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Culinary Curiosities: The Fanciful Tradition of the Wishbone



Wishes and holidays go hand in hand. You may be wishing that the turkey could roast a little faster, that your cousin doesn’t forget the pumpkin pie, or that you can find some new ideas for using up those leftovers. Maybe you are dreaming of more (or less) time with your loved ones. Whatever your hopes are, the tradition of breaking the turkey wishbone adds a bit of fun, even if your cousin did forget the pie.

Families have enjoyed the wishbone tradition for generations, but the origins go back pretty far—more than 2,400 years—all the way to the Etruscan people who lived in what is now Tuscany. This ancient people believed that birds had power to foretell the future. They observed how migratory birds returned every spring, heralding the season of growth and fertility. Hens clucked with the laying of eggs and roosters crowed with every dawn, indicating a potent connection to rebirth, abundance and prosperity. These powers, they believed, resided in the bones of birds.

Etruscans used chickens in a prophetic ritual called alectryomancy. A bird would be set in a grid or circle marked with letters from the Etruscan alphabet and scattered with grain. Scribes would take careful note of the areas where the bird would peck. Then the diviners would interpret the letters in some meaningful way for their community. Once the ritual was complete, the bird was slaughtered, eaten and the bones were dried.  Individuals would often hold and stroke the wishbone for luck.

The Romans adopted many of the Etruscan superstitions about the oracular powers of chickens, using alectryomancy to assess the best time to engage in military expeditions and using the wishbone for luck. But instead of simply touching the wishbone, the Romans introduced the practice of two people making a wish and breaking the bone to see who had the larger piece—and the luck that went with it. The Romans brought the tradition with them to Britain and the English carried it with them to the Americas, where wild turkeys were much more plentiful than chickens.

In Europe and England, the wishbone—properly known as the furcula, which is Latin for “little fork”—from geese, guinea hens and other fowl was also part of the tradition of luck and prophecy. In the middle ages on the Feast of St. Martin (November 11), geese were slaughtered as part of the final harvest and accounting. The goose’s wishbone was used to predict the severity of the coming winter: a darker or thicker bone meant severe cold, but a lighter color meant a milder season.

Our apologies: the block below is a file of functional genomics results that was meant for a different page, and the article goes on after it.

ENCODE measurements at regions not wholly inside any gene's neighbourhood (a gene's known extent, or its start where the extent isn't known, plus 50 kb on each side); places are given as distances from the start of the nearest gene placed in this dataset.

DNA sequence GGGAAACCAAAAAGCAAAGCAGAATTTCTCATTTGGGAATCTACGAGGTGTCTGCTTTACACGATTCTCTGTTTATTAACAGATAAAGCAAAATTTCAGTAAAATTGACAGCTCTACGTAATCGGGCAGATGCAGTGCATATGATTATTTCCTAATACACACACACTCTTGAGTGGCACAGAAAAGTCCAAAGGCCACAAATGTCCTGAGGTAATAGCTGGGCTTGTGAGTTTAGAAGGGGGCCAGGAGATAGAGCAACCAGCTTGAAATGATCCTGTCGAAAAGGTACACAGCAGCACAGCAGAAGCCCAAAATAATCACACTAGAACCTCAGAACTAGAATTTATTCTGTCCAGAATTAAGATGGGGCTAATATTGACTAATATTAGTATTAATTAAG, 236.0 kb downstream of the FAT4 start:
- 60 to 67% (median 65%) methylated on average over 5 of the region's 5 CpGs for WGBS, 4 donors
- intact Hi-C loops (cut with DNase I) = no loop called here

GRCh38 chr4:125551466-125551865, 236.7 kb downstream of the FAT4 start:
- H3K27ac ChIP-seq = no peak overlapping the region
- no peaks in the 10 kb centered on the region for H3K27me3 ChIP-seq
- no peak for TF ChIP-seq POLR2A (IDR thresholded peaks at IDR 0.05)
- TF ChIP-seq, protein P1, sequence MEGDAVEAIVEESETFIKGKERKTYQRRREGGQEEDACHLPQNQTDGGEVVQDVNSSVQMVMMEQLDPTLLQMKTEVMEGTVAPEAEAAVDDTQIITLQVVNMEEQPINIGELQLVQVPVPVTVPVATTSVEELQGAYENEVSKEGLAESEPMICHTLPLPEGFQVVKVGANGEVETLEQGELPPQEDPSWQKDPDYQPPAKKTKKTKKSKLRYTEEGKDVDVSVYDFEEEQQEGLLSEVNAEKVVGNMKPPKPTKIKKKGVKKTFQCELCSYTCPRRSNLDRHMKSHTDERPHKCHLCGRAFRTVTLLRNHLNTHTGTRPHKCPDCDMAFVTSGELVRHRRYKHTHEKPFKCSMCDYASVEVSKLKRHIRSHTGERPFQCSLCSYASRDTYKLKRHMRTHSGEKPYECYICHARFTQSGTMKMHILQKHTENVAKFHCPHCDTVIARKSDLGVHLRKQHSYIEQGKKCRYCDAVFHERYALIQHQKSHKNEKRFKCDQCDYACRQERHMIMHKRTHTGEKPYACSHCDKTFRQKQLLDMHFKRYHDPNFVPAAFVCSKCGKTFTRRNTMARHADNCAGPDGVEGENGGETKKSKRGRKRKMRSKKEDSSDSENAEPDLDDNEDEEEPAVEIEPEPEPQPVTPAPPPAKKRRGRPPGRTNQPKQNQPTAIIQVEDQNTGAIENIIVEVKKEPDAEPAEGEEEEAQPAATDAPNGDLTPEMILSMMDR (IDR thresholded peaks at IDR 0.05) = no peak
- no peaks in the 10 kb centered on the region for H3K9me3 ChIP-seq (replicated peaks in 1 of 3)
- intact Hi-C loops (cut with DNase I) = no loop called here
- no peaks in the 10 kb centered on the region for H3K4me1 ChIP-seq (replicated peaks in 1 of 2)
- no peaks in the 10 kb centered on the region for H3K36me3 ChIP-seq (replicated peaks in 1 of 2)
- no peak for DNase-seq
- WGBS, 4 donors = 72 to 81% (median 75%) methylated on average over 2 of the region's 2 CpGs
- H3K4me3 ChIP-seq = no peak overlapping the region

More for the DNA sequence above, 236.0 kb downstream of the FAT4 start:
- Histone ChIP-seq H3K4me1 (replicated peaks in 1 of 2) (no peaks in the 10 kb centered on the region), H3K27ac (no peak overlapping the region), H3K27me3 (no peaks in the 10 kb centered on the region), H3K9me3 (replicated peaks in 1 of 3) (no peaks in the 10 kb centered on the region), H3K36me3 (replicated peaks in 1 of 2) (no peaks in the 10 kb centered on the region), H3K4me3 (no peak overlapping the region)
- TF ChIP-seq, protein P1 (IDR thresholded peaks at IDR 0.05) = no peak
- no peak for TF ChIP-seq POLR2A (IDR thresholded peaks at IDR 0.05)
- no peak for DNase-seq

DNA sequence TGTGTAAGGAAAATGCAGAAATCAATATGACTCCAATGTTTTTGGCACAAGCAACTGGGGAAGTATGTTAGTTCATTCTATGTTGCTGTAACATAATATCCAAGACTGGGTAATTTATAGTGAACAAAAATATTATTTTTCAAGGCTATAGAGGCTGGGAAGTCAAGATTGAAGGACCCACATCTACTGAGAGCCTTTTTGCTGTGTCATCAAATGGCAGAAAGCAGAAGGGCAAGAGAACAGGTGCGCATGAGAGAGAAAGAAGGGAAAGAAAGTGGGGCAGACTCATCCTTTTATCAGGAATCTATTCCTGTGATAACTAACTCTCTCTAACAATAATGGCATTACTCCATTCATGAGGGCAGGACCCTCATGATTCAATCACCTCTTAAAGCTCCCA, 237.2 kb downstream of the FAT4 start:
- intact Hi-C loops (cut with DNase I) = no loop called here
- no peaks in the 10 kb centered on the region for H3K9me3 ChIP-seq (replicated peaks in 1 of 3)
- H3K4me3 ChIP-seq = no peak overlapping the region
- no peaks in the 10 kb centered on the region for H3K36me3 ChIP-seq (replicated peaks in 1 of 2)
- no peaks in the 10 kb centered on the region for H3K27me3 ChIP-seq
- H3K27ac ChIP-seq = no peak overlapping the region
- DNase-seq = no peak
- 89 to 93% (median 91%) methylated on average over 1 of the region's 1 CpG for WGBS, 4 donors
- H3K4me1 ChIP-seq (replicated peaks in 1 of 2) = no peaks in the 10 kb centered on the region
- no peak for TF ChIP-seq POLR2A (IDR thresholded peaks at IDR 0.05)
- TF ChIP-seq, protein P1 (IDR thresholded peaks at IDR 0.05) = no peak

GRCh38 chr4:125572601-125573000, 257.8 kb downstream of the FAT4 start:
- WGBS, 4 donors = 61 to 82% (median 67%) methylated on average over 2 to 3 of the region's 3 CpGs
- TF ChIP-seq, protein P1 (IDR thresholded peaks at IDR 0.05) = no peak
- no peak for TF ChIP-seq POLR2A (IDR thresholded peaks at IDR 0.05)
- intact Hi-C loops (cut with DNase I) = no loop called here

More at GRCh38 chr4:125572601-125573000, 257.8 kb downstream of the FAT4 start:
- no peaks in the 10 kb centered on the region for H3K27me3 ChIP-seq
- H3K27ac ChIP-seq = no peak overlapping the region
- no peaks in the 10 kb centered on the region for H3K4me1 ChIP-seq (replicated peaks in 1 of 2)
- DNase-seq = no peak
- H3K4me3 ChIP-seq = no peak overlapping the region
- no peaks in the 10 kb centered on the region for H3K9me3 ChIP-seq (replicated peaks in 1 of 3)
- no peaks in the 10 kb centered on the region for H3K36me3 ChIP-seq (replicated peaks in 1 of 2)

Today, wishbones are still seen as symbols of luck. And many Americans partake in the ritual of breaking the wishbone at Thanksgiving.
If you decide to make this part of your holiday feast, here are a few pro tips: First, be sure to dry out your wishbone so it will break quickly and easily. Three days or so should do the trick, but Southern Living magazine recommends popping it in the dishwasher with your dishes (just be sure to use the drying cycle) and it will be ready in about an hour. Also, you should consider removing the wishbone before you roast your bird. It will make slicing the breast much easier.  And, you won’t accidentally compost the wishbone after the meal.

If you really want to get your wish, experts suggest that you hold on as close to the top of the wishbone as you can. Also, if your opponent doesn’t forbid it, brace your thumb on the top flat part of the bone. You may also find that if you hold still and let the other person pull, it’s more likely that the bone will snap on their side due to the pressure. But all this sounds a little bit like cheating to me. Better to close your eyes, hold on to the bottom and see what happens. If the bone cracks evenly or into three pieces, everyone gets their wish. Even if you lose, well, there’s always leftovers, and maybe some more pie—if you’re lucky. 


Julie Brown-Micko was raised on sugar cereals and lots of hamburger casseroles, but survived and thrived in a Le Cordon Bleu culinary program.  A sometime writer, candy maker and pastry chef, she’s happiest combining her love of food and writing.  Her work has appeared in restaurants such as The Bayport Cookery and publications such as Minnesota Monthly and Foodservice News.

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